General David Goldfein, US Air Force Chief of Staff, confirmed the service branch is exploring new F-15 purchases, Defense News reported 04 February 2019. Notably, Goldfein said money for the F-15 program would not drain funds from the budget to buy more F-35s. This point echoed comments made by Lockheed Martin chief executive officer Marillyn Hewson during an earnings call last Thursday, where she said,"If they choose to have an order of the F-15, it won't be at the expense of F-35 quantities. I'm hearing that directly from leadership in the Pentagon…It's not just our suspicion, but I've been told that directly."

Adding more the upgraded F-15X, which features advanced avionics and a greater weapons payload, is likely to raise eyebrows in Washington. Acting Secretary of Defense Patrick Shanahan was a defense contractor nearly his entire adult life for Boeing before joining the Trump administration. Shanahan worked on Boeing's rotorcraft programs, which brought the Pentagon the Apache and Chinook helicopters, and helped develop the V-22 Osprey during three decades with the company.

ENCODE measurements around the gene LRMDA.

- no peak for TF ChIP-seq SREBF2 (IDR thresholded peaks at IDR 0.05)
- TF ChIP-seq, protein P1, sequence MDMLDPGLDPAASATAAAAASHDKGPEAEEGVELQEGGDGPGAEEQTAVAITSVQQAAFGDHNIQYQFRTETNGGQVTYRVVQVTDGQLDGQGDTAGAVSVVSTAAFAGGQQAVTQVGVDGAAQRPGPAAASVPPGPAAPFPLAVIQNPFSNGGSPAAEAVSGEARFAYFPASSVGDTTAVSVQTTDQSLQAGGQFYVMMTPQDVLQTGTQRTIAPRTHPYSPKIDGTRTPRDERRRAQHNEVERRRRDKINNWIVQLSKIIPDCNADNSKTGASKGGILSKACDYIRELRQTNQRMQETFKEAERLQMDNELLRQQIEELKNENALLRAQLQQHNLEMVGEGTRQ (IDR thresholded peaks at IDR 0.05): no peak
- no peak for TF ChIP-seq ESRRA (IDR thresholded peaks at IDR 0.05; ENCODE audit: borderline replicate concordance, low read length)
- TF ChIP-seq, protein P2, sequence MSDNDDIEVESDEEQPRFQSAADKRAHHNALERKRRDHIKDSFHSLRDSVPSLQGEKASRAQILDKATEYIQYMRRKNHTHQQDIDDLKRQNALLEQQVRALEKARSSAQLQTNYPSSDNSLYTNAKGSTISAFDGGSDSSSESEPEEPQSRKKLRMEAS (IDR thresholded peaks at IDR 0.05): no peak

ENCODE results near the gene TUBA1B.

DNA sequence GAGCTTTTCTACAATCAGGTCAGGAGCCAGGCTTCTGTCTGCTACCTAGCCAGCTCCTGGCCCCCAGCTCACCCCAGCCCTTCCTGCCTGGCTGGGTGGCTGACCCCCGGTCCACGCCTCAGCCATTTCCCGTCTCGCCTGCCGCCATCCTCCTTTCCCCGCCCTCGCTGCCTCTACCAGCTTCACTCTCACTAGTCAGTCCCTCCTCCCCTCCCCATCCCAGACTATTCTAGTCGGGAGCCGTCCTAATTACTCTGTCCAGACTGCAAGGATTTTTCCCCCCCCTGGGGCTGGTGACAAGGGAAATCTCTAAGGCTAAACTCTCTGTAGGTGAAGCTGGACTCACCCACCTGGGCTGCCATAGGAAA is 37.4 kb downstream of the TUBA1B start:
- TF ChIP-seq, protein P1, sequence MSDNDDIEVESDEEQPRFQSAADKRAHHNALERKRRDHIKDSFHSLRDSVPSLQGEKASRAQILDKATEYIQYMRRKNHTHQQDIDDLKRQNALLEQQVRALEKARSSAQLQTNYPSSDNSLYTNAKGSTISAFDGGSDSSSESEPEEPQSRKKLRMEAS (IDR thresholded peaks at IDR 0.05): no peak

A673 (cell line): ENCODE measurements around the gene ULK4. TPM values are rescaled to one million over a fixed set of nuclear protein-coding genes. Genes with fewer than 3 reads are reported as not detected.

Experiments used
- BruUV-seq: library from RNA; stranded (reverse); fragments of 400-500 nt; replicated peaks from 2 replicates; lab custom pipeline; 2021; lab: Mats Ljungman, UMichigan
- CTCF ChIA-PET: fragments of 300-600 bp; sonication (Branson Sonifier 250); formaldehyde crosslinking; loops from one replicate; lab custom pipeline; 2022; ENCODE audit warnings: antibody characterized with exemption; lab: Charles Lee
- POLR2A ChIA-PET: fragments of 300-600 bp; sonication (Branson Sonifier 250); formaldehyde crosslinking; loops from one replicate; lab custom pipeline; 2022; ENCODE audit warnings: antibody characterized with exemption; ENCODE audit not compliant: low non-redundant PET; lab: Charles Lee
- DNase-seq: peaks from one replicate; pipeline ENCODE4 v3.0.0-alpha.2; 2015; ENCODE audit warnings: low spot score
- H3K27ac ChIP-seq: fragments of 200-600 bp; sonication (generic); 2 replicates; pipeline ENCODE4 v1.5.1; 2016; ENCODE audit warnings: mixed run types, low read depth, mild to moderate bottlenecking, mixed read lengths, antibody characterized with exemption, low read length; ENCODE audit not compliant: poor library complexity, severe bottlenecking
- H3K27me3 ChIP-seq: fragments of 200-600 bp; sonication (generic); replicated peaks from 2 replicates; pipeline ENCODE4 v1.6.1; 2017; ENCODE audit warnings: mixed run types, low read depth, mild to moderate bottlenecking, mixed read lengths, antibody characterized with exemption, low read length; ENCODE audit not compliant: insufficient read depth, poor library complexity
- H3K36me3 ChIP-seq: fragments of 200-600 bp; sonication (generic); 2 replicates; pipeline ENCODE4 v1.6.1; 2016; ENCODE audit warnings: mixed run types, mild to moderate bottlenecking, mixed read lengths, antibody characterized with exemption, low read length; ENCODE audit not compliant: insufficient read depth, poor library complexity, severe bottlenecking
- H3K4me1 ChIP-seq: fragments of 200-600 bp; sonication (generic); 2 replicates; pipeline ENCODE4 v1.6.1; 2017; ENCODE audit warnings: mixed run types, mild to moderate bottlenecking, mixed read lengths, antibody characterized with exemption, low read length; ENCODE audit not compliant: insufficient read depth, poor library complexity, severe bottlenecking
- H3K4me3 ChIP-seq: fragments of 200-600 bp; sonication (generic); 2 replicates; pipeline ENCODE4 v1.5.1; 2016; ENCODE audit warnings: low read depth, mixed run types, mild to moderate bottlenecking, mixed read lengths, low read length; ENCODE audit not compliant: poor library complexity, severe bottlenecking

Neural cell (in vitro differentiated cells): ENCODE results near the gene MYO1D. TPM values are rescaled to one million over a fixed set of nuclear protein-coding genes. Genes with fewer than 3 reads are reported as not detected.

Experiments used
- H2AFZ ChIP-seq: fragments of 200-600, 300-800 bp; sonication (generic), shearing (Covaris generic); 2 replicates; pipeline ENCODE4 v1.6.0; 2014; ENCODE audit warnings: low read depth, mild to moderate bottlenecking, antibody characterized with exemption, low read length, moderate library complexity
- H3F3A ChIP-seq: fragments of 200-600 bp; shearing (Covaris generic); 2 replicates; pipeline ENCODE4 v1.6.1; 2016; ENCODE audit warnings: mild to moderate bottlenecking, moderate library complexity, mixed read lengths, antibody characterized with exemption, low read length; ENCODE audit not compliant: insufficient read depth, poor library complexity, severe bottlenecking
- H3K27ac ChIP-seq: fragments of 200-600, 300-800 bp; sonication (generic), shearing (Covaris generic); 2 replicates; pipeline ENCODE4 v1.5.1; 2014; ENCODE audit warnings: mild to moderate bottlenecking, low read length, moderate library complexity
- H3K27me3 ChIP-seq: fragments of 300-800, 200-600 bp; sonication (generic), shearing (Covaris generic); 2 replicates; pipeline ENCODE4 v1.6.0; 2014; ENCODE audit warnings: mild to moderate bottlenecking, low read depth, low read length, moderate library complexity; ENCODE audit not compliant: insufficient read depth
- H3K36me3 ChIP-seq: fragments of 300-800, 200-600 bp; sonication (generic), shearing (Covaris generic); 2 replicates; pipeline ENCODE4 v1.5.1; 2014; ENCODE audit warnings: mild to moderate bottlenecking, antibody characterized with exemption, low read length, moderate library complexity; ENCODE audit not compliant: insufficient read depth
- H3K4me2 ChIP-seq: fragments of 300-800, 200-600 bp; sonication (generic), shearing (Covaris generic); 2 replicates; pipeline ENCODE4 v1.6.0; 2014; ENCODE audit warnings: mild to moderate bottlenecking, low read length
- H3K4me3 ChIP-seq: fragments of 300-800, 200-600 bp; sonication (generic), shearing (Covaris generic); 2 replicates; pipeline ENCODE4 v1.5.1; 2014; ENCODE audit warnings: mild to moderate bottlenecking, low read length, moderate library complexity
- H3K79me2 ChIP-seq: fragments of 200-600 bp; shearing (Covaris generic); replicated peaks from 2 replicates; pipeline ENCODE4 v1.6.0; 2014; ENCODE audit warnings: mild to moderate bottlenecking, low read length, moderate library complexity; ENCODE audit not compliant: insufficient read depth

On 02 January 2019, Shanahan recused himself from all Pentagon dealings involving Boeing. A report by Bloomberg in December 2018 stated that the Defense Department's idea is to procure 12 F-15X aircraft for $1.2 billion. US President Donald Trump had said there are many people interested in becoming the next permanent secretary, though it may be too early to count Shanahan out the race. The White House saw Shanahan as participating in an extended audition for the permanent role, the Wall Street Journal reported 03 February 2019.

The U.S. Air Force on 12 March 2019 unveiled the budget request for fiscal 2020 that included plans to buy eight new F-15EX fighter aircraft to replace ageing F-15C/D fleet as part of a purchase of 144 total aircraft over an undisclosed number of years. According to the budget request, it will cost $80 million per airframe, but that cost will rise to about $125 million for each of the eight jets “to set up the line” and account for non-recurring engineering costs in the first year of procurement. Total deal will be worth more than $1.1 billion and covers production of eight new F-15EX fourth-plus generation fighters.